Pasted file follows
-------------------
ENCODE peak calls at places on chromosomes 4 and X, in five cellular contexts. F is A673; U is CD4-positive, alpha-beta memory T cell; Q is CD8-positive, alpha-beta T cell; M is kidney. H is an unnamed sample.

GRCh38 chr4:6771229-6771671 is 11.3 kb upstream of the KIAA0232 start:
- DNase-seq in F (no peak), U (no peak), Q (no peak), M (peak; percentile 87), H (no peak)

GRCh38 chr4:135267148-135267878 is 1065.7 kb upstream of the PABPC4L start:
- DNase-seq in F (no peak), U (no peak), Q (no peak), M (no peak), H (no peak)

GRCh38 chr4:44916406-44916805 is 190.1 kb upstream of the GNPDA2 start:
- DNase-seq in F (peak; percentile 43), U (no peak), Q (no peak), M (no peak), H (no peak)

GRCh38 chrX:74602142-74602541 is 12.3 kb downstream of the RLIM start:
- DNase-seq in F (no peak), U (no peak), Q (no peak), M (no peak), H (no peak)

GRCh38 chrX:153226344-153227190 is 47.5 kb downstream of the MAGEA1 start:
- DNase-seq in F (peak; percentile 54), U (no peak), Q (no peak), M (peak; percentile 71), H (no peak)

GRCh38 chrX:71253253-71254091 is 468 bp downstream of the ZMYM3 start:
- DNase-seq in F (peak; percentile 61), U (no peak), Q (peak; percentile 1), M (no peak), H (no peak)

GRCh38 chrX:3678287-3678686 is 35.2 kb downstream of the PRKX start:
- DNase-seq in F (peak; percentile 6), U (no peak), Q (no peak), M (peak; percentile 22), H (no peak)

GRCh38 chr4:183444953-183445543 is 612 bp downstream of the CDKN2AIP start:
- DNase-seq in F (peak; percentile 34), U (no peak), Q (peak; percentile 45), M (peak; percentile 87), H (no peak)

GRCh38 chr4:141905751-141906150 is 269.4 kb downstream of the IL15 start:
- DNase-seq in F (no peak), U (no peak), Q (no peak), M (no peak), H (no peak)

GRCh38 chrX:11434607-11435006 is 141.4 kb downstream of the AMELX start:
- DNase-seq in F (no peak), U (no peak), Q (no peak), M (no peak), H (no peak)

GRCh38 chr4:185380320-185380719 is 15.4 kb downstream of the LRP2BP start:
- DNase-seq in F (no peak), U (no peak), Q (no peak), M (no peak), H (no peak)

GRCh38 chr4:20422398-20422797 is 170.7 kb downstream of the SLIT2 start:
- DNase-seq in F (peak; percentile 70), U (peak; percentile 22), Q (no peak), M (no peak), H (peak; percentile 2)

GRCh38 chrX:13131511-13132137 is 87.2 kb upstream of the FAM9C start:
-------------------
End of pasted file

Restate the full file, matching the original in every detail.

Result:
ENCODE peak calls at places on chromosomes 4 and X, in five cellular contexts. F is A673; U is CD4-positive, alpha-beta memory T cell; Q is CD8-positive, alpha-beta T cell; M is kidney. H is an unnamed sample.

GRCh38 chr4:6771229-6771671 is 11.3 kb upstream of the KIAA0232 start:
- DNase-seq in F (no peak), U (no peak), Q (no peak), M (peak; percentile 87), H (no peak)

GRCh38 chr4:135267148-135267878 is 1065.7 kb upstream of the PABPC4L start:
- DNase-seq in F (no peak), U (no peak), Q (no peak), M (no peak), H (no peak)

GRCh38 chr4:44916406-44916805 is 190.1 kb upstream of the GNPDA2 start:
- DNase-seq in F (peak; percentile 43), U (no peak), Q (no peak), M (no peak), H (no peak)

GRCh38 chrX:74602142-74602541 is 12.3 kb downstream of the RLIM start:
- DNase-seq in F (no peak), U (no peak), Q (no peak), M (no peak), H (no peak)

GRCh38 chrX:153226344-153227190 is 47.5 kb downstream of the MAGEA1 start:
- DNase-seq in F (peak; percentile 54), U (no peak), Q (no peak), M (peak; percentile 71), H (no peak)

GRCh38 chrX:71253253-71254091 is 468 bp downstream of the ZMYM3 start:
- DNase-seq in F (peak; percentile 61), U (no peak), Q (peak; percentile 1), M (no peak), H (no peak)

GRCh38 chrX:3678287-3678686 is 35.2 kb downstream of the PRKX start:
- DNase-seq in F (peak; percentile 6), U (no peak), Q (no peak), M (peak; percentile 22), H (no peak)

GRCh38 chr4:183444953-183445543 is 612 bp downstream of the CDKN2AIP start:
- DNase-seq in F (peak; percentile 34), U (no peak), Q (peak; percentile 45), M (peak; percentile 87), H (no peak)

GRCh38 chr4:141905751-141906150 is 269.4 kb downstream of the IL15 start:
- DNase-seq in F (no peak), U (no peak), Q (no peak), M (no peak), H (no peak)

GRCh38 chrX:11434607-11435006 is 141.4 kb downstream of the AMELX start:
- DNase-seq in F (no peak), U (no peak), Q (no peak), M (no peak), H (no peak)

GRCh38 chr4:185380320-185380719 is 15.4 kb downstream of the LRP2BP start:
- DNase-seq in F (no peak), U (no peak), Q (no peak), M (no peak), H (no peak)

GRCh38 chr4:20422398-20422797 is 170.7 kb downstream of the SLIT2 start:
- DNase-seq in F (peak; percentile 70), U (peak; percentile 22), Q (no peak), M (no peak), H (peak; percentile 2)

GRCh38 chrX:13131511-13132137 is 87.2 kb upstream of the FAM9C start: